ArtsUNC Charlotte

Charlotte Professor Thomas Schmidt Installs Art In The Duke Energy Plaza

Employing student and alumni assistants, art professor Thomas Schmidt has created and installed a magnificent large-scale work in the Duke Energy Plaza, the company’s new headquarters at 525 South Tryon Street in uptown Charlotte. The 75-foot wall installation, comprised of some 175 porcelain panels and 50 mirrors, is named “Connected” and is based on a map of Charlotte’s electrical grid.

“I was interested in finding a way to visualize our interconnectedness in a community, particularly the kind of shared resources, the interconnection that we experience in our day-to-day lives,” Schmidt said.

Building on years of creative research, Schmidt’s process involved a fluid exchange between traditional “analog” craft techniques and new digital technologies, as he moved back and forth between 2D and 3D and physical and virtual products.

He began by digitally compiling city maps, which he then printed, marked, and manually folded along electrical grid lines – rendering the two-dimensional paper map into a subtle three-dimensional landscape.

Using a hand-held device, Schmidt 3D scanned the map to digitally capture the paper peaks and valleys and then, on his computer, divided the digital topography into a grid of 16 panels, each 12 by 12 inches.

Printed with a 3D printer, those 16 resin models were used to make plaster molds to cast porcelain tiles from liquid clay (slip), which were glazed and fired in a kiln.

Once completed, the nearly 200 porcelain tiles were then translated back into a digital format with 3D modeling software, allowing Schmidt to visualize patterns and decide on placements before physically installing the pieces.

“I could virtually create the composition in the 3D modeling software,” Schmidt explained, “and play with the flow and movement of the linear elements.”

The final work, which extends across three walls, includes 50 mirrored panels that “serve as a disruptive mechanism to the porcelain surface, altering tile, reflecting the environment, lighting – even the people as they pass through the space,” he said.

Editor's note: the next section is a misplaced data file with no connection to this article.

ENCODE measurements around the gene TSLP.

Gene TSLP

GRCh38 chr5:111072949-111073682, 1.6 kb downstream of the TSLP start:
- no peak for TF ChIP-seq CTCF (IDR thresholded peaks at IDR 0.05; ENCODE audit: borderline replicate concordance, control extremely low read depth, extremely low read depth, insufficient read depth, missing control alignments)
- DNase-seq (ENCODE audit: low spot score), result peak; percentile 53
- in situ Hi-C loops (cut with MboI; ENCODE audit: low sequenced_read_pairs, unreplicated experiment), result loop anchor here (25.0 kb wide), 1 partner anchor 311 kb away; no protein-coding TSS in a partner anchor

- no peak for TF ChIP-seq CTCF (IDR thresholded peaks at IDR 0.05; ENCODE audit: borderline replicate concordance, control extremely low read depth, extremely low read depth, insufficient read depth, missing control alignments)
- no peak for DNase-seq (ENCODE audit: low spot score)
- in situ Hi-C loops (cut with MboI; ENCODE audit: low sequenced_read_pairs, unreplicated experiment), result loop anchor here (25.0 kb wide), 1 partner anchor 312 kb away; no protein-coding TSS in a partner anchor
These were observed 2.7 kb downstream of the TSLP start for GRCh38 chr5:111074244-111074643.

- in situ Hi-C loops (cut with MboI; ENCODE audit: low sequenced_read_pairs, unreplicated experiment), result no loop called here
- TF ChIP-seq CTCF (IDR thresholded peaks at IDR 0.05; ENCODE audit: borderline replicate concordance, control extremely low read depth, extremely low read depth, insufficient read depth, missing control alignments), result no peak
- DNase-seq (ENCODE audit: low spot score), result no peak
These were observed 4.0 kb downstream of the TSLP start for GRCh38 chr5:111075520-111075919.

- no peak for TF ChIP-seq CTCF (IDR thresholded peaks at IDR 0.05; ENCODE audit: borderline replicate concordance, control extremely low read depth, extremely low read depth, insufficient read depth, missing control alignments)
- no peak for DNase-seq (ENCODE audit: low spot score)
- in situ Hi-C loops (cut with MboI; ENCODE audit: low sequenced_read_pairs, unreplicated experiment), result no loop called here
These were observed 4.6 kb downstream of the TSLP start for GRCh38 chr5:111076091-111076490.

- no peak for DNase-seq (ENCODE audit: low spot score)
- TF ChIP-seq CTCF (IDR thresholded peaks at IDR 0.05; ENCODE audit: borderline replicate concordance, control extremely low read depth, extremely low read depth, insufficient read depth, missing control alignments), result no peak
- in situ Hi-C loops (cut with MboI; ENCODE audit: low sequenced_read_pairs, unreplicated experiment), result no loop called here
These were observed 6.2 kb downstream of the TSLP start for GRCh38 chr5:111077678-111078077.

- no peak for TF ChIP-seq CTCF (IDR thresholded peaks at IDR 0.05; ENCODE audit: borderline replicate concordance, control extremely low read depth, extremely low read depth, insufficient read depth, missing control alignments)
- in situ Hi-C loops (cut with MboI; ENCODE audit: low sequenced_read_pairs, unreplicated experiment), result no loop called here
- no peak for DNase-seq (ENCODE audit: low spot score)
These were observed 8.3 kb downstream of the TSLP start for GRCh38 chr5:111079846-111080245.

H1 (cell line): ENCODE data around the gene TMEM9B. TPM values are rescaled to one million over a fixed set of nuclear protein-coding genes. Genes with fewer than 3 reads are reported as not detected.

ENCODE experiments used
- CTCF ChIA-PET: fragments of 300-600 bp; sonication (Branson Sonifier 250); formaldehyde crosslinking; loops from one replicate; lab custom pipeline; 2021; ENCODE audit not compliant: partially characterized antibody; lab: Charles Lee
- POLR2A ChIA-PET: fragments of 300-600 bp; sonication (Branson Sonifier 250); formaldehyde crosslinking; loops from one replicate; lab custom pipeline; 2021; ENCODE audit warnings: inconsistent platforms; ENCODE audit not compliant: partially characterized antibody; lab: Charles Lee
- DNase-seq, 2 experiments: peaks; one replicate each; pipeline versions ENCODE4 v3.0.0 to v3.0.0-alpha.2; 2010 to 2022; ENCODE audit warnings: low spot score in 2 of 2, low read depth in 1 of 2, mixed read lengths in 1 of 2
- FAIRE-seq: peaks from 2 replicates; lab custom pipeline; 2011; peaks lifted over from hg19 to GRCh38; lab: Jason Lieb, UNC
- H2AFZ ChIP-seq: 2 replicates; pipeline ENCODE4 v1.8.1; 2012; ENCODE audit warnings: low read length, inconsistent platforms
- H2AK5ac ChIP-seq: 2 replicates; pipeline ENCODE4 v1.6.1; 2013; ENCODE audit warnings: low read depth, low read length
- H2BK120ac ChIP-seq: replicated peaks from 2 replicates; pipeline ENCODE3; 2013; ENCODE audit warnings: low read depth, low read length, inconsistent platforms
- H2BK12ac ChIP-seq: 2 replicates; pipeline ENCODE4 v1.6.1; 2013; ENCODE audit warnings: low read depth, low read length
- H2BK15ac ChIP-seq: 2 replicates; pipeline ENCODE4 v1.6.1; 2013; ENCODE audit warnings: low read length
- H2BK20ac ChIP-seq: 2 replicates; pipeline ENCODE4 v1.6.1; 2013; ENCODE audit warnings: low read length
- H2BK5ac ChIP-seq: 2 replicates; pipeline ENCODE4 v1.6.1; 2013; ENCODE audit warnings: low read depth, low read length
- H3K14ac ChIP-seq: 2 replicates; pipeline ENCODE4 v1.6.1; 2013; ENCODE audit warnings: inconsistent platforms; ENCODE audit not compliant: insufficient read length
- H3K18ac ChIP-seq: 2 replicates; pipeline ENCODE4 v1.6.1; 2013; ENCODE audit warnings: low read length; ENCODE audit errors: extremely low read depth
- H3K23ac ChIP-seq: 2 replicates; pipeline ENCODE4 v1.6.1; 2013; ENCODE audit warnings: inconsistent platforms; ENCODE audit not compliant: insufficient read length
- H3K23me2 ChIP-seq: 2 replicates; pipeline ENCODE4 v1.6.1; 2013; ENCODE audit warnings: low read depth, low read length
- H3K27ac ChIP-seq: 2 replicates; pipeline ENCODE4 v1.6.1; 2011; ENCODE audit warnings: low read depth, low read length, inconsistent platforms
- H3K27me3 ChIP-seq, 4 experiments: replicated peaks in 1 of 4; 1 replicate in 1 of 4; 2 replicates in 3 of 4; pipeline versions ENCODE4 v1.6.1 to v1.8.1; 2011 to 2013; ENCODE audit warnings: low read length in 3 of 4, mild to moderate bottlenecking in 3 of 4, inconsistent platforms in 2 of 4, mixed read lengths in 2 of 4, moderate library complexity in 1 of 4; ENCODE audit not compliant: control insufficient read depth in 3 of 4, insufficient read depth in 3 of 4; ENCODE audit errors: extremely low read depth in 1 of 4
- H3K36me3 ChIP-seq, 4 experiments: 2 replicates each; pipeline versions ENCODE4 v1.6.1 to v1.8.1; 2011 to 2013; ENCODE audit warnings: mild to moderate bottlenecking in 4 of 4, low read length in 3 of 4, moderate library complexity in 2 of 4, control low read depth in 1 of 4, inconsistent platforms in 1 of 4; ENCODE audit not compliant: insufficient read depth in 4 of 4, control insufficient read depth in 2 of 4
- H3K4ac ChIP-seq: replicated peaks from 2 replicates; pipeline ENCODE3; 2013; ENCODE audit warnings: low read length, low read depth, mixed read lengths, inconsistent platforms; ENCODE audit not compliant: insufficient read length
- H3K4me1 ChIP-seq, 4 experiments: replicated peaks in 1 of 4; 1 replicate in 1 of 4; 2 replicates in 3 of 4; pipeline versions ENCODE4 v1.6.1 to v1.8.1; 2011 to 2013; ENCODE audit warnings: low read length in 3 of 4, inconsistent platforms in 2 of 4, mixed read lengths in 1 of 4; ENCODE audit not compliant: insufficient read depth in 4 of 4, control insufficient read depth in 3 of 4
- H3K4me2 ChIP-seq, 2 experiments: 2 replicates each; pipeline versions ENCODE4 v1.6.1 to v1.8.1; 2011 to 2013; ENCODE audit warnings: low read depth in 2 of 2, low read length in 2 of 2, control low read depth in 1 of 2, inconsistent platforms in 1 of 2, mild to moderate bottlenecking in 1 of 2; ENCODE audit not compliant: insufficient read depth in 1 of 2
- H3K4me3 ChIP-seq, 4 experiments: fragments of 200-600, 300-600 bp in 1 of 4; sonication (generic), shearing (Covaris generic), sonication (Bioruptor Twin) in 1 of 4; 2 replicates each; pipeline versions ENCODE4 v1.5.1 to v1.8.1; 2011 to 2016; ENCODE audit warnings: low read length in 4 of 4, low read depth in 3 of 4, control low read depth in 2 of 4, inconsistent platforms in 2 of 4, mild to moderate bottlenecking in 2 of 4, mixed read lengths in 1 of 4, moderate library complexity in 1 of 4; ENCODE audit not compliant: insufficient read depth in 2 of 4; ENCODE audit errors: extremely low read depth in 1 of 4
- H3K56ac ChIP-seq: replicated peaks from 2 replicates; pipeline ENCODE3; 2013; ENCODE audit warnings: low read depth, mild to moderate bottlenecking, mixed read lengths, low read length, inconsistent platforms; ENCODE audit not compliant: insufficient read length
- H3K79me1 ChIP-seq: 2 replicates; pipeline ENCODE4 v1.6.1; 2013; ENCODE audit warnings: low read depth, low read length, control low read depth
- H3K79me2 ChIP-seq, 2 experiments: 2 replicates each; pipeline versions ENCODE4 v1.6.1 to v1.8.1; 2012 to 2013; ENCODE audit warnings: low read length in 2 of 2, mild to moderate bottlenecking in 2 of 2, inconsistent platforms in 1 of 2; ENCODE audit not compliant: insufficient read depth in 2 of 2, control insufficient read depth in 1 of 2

Rising senior art major Teriyana Wright worked for two months with Schmidt on “Connected.”

“Whenever Tom finished a 3D print of a panel, I would use that 3D print to create a plaster mold,” Wright said. “The information from the plastic 3D mold would transfer to the plaster and then would be saved for the next step which was the slip pouring.”

After working on “Connected,” Wright said she went to the Penland School of Craft, where she “went in with tons of knowledge” from Schmidt. “Slip casting is one of my favorite techniques. I’m going to take these skills with me forever.”

Wright, fellow student Lily Kuntz, and alumni Zainab Elrahal ’22 and Robert Houseman ’19 made up Schmidt’s production and installation team.

“By working as a team, you can work on a large scale, and be more audacious, amplifying the impact,” Schmidt said. He was particularly pleased to hire students and young alumni for such high-profile projects.

“Early in my career after undergrad, I had the opportunity to assist established artists such as Ruth Duckworth and Wayne Higby,” said Schmidt. “When I look back, these experiences completely transformed my understanding of what is possible in the studio. I want to create opportunities for the next generation of emerging artists to see and experience what it’s like to work on art outside of school.”

Elrahal (pictured) assisted Schmidt throughout the year-long project, helping to cast, clean, glaze, and fire porcelain tiles and supporting Schmidt and Houseman during the installation.

“Some of the most important things I learned during this project was how to troubleshoot issues that arose through the process,” she said. “Thinking quickly and adapting to the unpredictable nature of ceramics was very important during the whole time. I got to step into a role where I kept track of many moving parts and handled issues as they arose. I realized that project management feels like a very natural and exciting career path for me, and I am trying to pursue those positions moving forward.”

“Connected” is located in the Duke Energy Plaza’s Executive Conference Center. The area includes a centralized large conference room, a large multipurpose auditorium room, an outdoor terrace, and other spaces that encourage “connection” through in-person collaboration and events.

“We take great pride in investing in local talent and are incredibly honored to showcase this meaningful artwork in our new headquarters,” said Dwight Jacobs, senior vice president, supply chain, real estate and chief procurement officer for Duke Energy. “’Connected’ not only enhances our workspace but serves as a visual reminder for our employees – that amidst rapid change and opportunities, we must remain connected to our customers and our communities, keeping them at the heart of all we do.”

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